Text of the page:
Egg whites give a smooth texture and foam to cocktails, but getting the consistency just right can seem like a bit of a challenge. We asked award-winning bartender and author Ryan Chetiyawardana to give us his top tips.
Once you’ve learned Ryan’s technique, try our favourite cocktail recipes from our ultimate drinks hub.
Why are egg whites used in cocktails?
Egg whites are an excellent source of protein, but are fairly devoid of flavour or aroma. This is ideal for a cocktail, as it allows you to use the protein to trap air in your drink and change the texture without adding other flavours. In a classic sour (like a whisky sour, amaretto sour or a gin fizz) this softens the drink, giving it a luxurious weight – as opposed to the clean zestiness a sour has if it’s served without egg whites or another emulsifier.
Why can’t you shake an egg white cocktail with ice?
Shaking with ice allows you to chill and dilute your cocktail, but ‘dry shaking’ without ice allows you to maximise the effect of emulsification by unravelling the proteins so they can trap the maximum amount of air in your drink.
Try this technique on our party-ready bakewell shots, with an irresistible amaretto-and-cherry combination.
Can you use pasteurised egg whites?
Absolutely – although they lose some of their air-trapping potential when packaged in a carton or bottle, so you’ll need to use more.
Does it make a difference if the egg whites are fresh or not?
Fresh is best! This has the maximum impact, and least chance of a noticeable smell.
What sorts of drinks should you add egg whites to?
You can use egg whites in any drink that requires a thicker body. Egg whites can tone down the sharpness of a drink and make it feel richer, for example in a pisco sour, or it can soften and hold the flavours on your palate, as it does with a white lady cocktail. It’s best used in shaken drinks, so don’t stir it into drinks at the end. And, make sure you’re buying the best of the best with our advice on how to buy eggs.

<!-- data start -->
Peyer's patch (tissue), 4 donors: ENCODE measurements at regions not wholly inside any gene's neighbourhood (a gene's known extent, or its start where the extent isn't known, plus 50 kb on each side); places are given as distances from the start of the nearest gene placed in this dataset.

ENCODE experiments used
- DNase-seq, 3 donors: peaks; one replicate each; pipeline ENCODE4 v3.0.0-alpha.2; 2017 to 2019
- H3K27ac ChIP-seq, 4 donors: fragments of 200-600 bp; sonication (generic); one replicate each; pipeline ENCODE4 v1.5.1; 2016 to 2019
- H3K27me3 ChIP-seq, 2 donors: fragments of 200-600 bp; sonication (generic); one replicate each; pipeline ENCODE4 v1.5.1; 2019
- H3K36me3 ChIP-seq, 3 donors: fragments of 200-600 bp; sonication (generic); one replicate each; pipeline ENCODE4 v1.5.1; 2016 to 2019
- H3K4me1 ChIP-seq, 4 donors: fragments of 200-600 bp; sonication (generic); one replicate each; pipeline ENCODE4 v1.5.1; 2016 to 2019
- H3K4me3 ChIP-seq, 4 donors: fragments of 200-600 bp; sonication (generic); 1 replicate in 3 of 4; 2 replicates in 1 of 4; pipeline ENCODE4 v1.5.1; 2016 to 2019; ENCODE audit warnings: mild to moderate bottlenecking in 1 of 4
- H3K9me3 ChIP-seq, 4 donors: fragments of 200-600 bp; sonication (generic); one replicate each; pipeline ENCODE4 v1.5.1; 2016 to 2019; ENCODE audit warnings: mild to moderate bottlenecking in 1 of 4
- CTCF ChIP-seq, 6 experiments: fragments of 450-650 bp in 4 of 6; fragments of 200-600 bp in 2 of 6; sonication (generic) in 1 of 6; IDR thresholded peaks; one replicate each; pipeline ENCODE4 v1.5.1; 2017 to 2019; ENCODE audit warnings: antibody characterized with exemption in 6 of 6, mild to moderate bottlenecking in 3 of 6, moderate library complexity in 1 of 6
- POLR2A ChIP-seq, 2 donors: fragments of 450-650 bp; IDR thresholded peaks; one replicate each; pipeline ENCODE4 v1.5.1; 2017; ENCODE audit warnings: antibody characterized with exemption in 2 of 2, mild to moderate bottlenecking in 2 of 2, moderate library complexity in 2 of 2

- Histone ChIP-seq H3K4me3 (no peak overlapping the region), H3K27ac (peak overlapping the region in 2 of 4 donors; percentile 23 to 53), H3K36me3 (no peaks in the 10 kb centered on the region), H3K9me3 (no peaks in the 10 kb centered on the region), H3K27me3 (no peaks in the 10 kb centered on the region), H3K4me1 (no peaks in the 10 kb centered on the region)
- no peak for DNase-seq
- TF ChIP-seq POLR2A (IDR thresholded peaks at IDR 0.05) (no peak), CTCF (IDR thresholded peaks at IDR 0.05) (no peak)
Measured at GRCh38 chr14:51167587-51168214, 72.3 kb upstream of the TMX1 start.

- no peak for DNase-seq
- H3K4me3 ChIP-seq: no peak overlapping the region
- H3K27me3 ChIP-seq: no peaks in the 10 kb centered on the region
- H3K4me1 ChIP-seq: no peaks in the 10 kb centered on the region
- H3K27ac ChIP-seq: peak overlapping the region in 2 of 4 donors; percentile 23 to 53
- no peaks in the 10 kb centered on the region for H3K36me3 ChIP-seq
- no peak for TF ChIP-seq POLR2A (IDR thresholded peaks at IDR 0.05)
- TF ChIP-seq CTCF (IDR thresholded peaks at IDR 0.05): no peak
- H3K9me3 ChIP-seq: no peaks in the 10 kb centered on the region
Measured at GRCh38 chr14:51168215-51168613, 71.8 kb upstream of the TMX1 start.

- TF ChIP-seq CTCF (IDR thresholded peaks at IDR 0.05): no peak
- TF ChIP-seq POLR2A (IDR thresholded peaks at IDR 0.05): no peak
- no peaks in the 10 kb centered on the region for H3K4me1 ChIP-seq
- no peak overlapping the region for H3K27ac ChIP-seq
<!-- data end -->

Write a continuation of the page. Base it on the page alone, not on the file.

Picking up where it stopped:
What’s the best way to measure egg whites?
First, cut through the chalaza (the strands that fix the yolk in place) using a sharp knife, or give the egg whites a quick blast with a stick blender (only to cut through the chalaza, not to whip them). This way, the egg whites will pour cleanly and you can easily measure the correct amount. Or, use this quick guide: aim for about one egg white per drink.
Test out your technique with our Punjabi sour, a take on a classic whisky cocktail.
Can you substitute egg whites for aquafaba or other vegan alternatives?
Absolutely! Some of these alternatives require an adaption in recipe – as alcohol and acidity can fight against weaker emulsifiers – but aquafaba is a good substitute that’s easy to find.
Get more information on essential vegan alternatives and key ingredients for plant-based eaters with our guide.
Top tips for cocktails with eggs
- Fresh, well-sourced eggs make a great addition to your cocktail repertoire, but use the best you can buy.
- Keep the yolks – you could use them to make delicious homemade ice cream.
- You could also use a whole egg in an old-fashioned drink called a ‘flip’. Try our St Nick’s flip for a drink that’s like dessert in a glass.
Put spare yolks to good use in this terrific buttermilk, brown sugar & rye bread ice cream recipe from Diana Henry. Get even more inspiration with our top 10 ways with leftover egg whites and yolks.
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What’s your favourite classic cocktail? Leave a comment below…